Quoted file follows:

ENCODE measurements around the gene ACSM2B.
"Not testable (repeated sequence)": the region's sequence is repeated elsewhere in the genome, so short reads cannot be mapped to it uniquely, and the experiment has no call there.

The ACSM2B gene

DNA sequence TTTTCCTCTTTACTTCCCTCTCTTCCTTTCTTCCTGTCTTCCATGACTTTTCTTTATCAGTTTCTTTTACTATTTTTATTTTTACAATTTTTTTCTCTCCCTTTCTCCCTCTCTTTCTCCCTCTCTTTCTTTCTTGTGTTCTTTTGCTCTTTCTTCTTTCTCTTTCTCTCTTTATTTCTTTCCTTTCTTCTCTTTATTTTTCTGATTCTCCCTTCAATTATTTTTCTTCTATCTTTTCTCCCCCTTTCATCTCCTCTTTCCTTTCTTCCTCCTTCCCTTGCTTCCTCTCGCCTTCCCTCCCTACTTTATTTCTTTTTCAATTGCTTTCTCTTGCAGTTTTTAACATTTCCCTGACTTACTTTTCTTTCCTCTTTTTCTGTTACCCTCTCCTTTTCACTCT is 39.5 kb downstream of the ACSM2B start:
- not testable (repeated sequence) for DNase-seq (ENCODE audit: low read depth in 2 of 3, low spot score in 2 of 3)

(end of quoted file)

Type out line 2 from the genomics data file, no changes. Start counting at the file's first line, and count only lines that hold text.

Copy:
"Not testable (repeated sequence)": the region's sequence is repeated elsewhere in the genome, so short reads cannot be mapped to it uniquely, and the experiment has no call there.